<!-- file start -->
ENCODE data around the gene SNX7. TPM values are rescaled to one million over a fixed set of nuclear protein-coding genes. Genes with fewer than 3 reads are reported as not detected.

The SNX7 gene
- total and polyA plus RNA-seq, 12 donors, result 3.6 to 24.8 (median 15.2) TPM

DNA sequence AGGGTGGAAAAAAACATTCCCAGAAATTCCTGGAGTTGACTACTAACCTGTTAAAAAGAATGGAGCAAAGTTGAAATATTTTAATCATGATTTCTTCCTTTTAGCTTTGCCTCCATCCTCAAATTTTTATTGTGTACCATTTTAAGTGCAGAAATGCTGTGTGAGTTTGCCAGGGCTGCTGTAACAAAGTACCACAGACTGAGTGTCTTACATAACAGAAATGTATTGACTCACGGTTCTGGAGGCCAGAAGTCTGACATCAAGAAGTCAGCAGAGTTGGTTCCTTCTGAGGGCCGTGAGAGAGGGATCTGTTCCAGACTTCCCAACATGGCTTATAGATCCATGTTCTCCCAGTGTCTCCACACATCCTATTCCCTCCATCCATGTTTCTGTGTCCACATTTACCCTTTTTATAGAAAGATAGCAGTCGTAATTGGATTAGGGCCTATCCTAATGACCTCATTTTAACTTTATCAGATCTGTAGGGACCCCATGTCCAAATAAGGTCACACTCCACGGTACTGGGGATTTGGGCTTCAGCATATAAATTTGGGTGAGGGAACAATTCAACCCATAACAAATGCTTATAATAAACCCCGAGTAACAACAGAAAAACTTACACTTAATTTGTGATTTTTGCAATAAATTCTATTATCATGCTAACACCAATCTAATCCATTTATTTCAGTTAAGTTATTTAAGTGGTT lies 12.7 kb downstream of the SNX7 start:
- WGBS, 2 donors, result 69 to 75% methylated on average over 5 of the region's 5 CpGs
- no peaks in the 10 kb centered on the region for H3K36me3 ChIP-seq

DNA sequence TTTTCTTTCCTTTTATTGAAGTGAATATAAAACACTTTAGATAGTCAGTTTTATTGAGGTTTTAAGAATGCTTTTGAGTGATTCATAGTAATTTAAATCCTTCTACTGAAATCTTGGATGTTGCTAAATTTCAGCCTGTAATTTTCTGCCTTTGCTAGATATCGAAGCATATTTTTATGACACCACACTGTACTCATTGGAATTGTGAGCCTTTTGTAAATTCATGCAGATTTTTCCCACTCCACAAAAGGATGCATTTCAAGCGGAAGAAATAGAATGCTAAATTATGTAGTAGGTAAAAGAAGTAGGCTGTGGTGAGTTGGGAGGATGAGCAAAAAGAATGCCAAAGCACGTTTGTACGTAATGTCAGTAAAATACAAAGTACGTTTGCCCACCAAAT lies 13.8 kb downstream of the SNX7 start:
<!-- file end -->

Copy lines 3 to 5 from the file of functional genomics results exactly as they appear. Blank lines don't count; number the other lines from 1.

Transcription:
- total and polyA plus RNA-seq, 12 donors, result 3.6 to 24.8 (median 15.2) TPM

DNA sequence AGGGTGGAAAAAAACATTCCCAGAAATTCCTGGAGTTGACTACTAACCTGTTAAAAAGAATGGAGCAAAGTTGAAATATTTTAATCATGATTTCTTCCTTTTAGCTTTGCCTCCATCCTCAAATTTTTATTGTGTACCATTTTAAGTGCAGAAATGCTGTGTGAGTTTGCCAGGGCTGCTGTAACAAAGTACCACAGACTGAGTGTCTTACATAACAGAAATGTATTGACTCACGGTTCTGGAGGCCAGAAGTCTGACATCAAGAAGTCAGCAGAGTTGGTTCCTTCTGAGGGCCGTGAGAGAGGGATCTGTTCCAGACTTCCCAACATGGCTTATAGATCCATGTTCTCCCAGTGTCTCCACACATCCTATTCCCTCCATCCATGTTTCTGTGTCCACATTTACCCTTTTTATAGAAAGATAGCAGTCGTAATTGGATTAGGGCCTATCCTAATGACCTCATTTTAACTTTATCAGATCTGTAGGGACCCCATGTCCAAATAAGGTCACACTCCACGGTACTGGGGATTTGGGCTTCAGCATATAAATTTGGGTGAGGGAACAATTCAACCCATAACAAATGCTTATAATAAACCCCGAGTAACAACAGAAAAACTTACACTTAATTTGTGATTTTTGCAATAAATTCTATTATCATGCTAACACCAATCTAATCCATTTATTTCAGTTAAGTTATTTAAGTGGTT lies 12.7 kb downstream of the SNX7 start:
- WGBS, 2 donors, result 69 to 75% methylated on average over 5 of the region's 5 CpGs